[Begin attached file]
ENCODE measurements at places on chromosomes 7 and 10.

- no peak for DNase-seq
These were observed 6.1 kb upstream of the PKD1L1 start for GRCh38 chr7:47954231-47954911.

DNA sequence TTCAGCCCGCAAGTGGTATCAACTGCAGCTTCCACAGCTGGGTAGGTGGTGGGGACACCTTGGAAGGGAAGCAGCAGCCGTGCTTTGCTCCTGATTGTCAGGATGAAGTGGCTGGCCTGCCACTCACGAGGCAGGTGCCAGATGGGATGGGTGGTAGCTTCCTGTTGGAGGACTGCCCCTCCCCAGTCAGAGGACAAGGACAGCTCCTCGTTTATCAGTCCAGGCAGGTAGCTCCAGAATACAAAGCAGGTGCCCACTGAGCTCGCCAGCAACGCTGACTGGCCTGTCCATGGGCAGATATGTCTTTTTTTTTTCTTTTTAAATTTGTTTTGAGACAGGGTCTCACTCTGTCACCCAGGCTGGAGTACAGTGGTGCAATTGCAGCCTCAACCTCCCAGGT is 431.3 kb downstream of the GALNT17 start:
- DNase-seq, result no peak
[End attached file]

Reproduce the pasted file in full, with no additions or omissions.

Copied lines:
ENCODE measurements at places on chromosomes 7 and 10.

- no peak for DNase-seq
These were observed 6.1 kb upstream of the PKD1L1 start for GRCh38 chr7:47954231-47954911.

DNA sequence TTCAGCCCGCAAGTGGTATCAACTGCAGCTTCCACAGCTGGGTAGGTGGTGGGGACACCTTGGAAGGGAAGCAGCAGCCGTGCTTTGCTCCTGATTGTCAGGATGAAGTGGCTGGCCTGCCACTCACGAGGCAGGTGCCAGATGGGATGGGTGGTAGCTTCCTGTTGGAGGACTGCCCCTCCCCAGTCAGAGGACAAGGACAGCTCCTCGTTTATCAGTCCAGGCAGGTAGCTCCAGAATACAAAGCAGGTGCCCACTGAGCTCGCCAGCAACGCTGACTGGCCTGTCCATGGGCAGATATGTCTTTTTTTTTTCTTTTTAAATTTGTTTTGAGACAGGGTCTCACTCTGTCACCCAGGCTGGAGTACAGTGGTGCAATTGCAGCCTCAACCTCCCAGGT is 431.3 kb downstream of the GALNT17 start:
- DNase-seq, result no peak